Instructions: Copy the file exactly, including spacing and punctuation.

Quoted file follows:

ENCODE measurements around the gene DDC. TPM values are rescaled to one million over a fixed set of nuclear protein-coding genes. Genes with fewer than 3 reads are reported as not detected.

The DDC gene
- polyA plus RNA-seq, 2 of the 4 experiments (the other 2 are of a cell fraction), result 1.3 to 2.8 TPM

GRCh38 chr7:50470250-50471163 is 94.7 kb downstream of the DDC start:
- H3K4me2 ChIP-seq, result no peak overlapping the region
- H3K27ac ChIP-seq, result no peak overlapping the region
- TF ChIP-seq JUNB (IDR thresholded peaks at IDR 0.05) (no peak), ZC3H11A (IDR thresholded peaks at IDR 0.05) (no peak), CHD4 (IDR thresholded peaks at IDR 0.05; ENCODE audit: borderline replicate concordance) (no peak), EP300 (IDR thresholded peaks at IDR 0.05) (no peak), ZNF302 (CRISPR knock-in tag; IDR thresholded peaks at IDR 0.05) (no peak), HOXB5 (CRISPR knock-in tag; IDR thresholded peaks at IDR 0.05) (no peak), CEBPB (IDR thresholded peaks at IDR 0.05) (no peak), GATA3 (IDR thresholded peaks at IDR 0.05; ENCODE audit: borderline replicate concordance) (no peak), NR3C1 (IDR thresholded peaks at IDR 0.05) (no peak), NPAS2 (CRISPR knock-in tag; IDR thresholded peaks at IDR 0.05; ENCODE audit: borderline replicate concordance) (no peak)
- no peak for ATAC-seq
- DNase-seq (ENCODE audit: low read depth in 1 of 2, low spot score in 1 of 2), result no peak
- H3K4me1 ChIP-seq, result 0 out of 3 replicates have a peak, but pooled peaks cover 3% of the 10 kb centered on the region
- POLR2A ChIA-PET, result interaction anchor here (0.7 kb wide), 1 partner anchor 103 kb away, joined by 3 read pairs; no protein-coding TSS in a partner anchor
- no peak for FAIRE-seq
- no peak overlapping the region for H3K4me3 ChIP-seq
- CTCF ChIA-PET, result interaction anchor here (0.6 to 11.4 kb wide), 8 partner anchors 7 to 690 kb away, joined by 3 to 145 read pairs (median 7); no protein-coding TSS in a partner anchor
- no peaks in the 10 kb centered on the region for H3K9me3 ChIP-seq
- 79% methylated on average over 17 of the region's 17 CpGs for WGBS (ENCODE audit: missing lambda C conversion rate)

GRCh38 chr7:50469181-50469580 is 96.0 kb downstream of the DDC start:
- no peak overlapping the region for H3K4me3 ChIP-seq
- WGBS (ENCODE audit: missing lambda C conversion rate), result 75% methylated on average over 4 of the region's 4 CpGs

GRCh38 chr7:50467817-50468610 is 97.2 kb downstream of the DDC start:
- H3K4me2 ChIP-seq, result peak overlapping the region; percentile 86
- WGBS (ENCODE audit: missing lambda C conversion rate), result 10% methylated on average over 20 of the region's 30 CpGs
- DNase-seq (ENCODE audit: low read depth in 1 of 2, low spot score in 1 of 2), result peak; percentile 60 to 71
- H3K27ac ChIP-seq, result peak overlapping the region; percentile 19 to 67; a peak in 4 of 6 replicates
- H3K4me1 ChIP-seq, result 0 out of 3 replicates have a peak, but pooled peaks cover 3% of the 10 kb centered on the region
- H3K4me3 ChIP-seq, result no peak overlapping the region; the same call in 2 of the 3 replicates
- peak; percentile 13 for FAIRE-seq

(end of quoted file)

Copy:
ENCODE measurements around the gene DDC. TPM values are rescaled to one million over a fixed set of nuclear protein-coding genes. Genes with fewer than 3 reads are reported as not detected.

The DDC gene
- polyA plus RNA-seq, 2 of the 4 experiments (the other 2 are of a cell fraction), result 1.3 to 2.8 TPM

GRCh38 chr7:50470250-50471163 is 94.7 kb downstream of the DDC start:
- H3K4me2 ChIP-seq, result no peak overlapping the region
- H3K27ac ChIP-seq, result no peak overlapping the region
- TF ChIP-seq JUNB (IDR thresholded peaks at IDR 0.05) (no peak), ZC3H11A (IDR thresholded peaks at IDR 0.05) (no peak), CHD4 (IDR thresholded peaks at IDR 0.05; ENCODE audit: borderline replicate concordance) (no peak), EP300 (IDR thresholded peaks at IDR 0.05) (no peak), ZNF302 (CRISPR knock-in tag; IDR thresholded peaks at IDR 0.05) (no peak), HOXB5 (CRISPR knock-in tag; IDR thresholded peaks at IDR 0.05) (no peak), CEBPB (IDR thresholded peaks at IDR 0.05) (no peak), GATA3 (IDR thresholded peaks at IDR 0.05; ENCODE audit: borderline replicate concordance) (no peak), NR3C1 (IDR thresholded peaks at IDR 0.05) (no peak), NPAS2 (CRISPR knock-in tag; IDR thresholded peaks at IDR 0.05; ENCODE audit: borderline replicate concordance) (no peak)
- no peak for ATAC-seq
- DNase-seq (ENCODE audit: low read depth in 1 of 2, low spot score in 1 of 2), result no peak
- H3K4me1 ChIP-seq, result 0 out of 3 replicates have a peak, but pooled peaks cover 3% of the 10 kb centered on the region
- POLR2A ChIA-PET, result interaction anchor here (0.7 kb wide), 1 partner anchor 103 kb away, joined by 3 read pairs; no protein-coding TSS in a partner anchor
- no peak for FAIRE-seq
- no peak overlapping the region for H3K4me3 ChIP-seq
- CTCF ChIA-PET, result interaction anchor here (0.6 to 11.4 kb wide), 8 partner anchors 7 to 690 kb away, joined by 3 to 145 read pairs (median 7); no protein-coding TSS in a partner anchor
- no peaks in the 10 kb centered on the region for H3K9me3 ChIP-seq
- 79% methylated on average over 17 of the region's 17 CpGs for WGBS (ENCODE audit: missing lambda C conversion rate)

GRCh38 chr7:50469181-50469580 is 96.0 kb downstream of the DDC start:
- no peak overlapping the region for H3K4me3 ChIP-seq
- WGBS (ENCODE audit: missing lambda C conversion rate), result 75% methylated on average over 4 of the region's 4 CpGs

GRCh38 chr7:50467817-50468610 is 97.2 kb downstream of the DDC start:
- H3K4me2 ChIP-seq, result peak overlapping the region; percentile 86
- WGBS (ENCODE audit: missing lambda C conversion rate), result 10% methylated on average over 20 of the region's 30 CpGs
- DNase-seq (ENCODE audit: low read depth in 1 of 2, low spot score in 1 of 2), result peak; percentile 60 to 71
- H3K27ac ChIP-seq, result peak overlapping the region; percentile 19 to 67; a peak in 4 of 6 replicates
- H3K4me1 ChIP-seq, result 0 out of 3 replicates have a peak, but pooled peaks cover 3% of the 10 kb centered on the region
- H3K4me3 ChIP-seq, result no peak overlapping the region; the same call in 2 of the 3 replicates
- peak; percentile 13 for FAIRE-seq